AfterDawn: Tech news

Copy-protected CDs already on markets

Written by Petteri Pyyny (Google+) @ 18 Jul 2001 13:29

According to Macrovision, company who built the copy-protection technology for videos that is widely used in video tapes and DVDs, company has provided to several record labels technology that allows them to copy-protect audio CDs in similiar way. Company doesn't want to disclose what titles are copy-protected it says that in last six months labels have sold over 100,000 copies of copy-protected CDs.
Macrovision's CD copy-protection technology was originally acquired from Israeli company called TTR Technologies and it allows regular CD players to play CDs normally, but when digitally copied with CD-ROM drives, it produces "pops and clicks" into audio stream. Protection sounds exactly the replica of Macrovision's video copy-protection that allows VCRs to play tapes, but when tried to copy to other VCR, picture doesn't have colors or is otherwise ruined.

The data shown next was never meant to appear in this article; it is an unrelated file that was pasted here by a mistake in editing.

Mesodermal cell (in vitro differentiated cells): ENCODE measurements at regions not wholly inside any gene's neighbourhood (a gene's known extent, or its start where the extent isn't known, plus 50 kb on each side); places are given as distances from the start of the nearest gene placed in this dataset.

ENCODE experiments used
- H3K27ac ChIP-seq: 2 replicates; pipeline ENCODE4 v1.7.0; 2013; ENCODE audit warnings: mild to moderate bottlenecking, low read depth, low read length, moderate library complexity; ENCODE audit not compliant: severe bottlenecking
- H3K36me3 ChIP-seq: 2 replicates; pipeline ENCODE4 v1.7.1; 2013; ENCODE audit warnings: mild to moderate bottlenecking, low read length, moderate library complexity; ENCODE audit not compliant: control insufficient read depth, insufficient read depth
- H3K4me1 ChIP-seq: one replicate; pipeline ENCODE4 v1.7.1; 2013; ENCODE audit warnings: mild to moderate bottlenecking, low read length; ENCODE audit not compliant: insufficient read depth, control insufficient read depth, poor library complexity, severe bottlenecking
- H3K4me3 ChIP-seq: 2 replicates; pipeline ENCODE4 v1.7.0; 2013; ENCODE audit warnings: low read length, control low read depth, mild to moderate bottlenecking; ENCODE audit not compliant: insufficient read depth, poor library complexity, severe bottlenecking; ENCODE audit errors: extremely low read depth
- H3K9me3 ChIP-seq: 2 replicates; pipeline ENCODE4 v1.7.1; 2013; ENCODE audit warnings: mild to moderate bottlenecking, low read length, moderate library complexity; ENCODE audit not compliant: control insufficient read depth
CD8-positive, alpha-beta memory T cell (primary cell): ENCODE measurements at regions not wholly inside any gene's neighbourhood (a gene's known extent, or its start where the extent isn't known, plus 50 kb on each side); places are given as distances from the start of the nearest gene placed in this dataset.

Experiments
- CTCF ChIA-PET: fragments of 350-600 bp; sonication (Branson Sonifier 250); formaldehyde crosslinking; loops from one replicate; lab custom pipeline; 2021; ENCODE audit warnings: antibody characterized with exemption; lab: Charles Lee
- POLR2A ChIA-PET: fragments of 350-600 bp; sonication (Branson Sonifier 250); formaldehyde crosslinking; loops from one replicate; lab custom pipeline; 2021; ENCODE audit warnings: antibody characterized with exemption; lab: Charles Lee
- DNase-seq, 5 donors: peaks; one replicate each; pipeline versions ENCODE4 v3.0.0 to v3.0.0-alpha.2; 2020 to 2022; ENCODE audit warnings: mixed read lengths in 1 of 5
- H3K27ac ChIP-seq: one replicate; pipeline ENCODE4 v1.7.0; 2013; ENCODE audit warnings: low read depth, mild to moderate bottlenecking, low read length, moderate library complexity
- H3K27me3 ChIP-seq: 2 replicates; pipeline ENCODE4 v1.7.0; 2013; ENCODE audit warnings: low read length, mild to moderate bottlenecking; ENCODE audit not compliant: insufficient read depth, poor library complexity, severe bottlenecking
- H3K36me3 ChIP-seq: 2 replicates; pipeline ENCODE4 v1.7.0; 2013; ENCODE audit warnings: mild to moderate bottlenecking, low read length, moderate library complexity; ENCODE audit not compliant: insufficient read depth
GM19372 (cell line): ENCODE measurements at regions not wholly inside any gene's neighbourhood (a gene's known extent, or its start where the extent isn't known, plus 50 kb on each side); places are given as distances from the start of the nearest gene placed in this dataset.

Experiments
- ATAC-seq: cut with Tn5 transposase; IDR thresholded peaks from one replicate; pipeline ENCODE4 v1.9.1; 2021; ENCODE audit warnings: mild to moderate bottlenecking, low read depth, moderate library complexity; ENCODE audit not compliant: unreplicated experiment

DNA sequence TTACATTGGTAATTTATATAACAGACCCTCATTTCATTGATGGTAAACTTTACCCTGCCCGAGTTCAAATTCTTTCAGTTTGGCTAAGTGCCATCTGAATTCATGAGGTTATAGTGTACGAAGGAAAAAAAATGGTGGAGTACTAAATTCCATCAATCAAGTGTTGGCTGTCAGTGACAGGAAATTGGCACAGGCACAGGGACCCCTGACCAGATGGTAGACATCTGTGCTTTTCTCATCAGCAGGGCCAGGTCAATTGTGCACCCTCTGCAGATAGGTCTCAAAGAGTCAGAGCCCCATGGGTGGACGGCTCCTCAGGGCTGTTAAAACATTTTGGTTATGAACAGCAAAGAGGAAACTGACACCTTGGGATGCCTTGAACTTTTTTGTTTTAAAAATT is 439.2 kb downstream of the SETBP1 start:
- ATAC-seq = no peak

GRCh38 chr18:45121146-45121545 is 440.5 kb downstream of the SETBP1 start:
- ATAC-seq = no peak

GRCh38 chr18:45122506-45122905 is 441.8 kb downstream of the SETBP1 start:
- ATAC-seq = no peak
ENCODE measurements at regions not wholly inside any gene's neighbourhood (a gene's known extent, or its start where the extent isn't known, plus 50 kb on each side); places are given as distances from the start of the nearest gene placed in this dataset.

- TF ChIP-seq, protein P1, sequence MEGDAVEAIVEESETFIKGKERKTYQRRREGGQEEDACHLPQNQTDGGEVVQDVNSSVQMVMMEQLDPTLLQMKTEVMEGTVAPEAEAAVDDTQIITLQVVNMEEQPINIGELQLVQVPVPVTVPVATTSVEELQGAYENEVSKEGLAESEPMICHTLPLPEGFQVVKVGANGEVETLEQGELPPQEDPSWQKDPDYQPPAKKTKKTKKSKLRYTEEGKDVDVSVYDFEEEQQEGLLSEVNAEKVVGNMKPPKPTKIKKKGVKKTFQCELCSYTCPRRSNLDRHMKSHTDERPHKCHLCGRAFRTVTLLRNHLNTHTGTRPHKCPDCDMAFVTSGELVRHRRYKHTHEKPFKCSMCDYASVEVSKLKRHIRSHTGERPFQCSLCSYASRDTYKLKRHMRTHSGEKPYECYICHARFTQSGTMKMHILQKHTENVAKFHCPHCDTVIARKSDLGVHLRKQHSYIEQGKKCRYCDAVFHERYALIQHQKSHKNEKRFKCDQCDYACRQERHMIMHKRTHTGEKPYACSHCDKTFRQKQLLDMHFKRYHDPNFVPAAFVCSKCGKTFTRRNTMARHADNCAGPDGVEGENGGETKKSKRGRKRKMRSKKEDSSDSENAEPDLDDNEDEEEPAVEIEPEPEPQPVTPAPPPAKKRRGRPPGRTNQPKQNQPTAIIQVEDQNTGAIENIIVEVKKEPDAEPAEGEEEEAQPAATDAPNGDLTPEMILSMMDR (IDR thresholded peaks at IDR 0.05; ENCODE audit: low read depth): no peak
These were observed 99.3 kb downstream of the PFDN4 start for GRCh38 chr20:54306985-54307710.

According to Macrovision there are no peaks in returned CDs, so obviously regular consumers haven't had any problems with this protection when played on regular CD player -- previous attempts to create similiar copy-proctection systems have failed because CDs haven't played in certain CD players.

Only real problem with this technology is the fact that in most countries law allows users to make copies for their own use. In other hand, at least in U.S., law doesn't require labels to make CDs copyable -- it just doesn't allow labels to sue people who copy for their own use. But in some European countries these laws are more strict and when you have a master copy that you can copy, game is over -- P2P networks distribute music over the Net within minutes. And of course, all music can be recorded via analog methods -- just simply plug a cable to your soundcard and connect it to your regular CD player.

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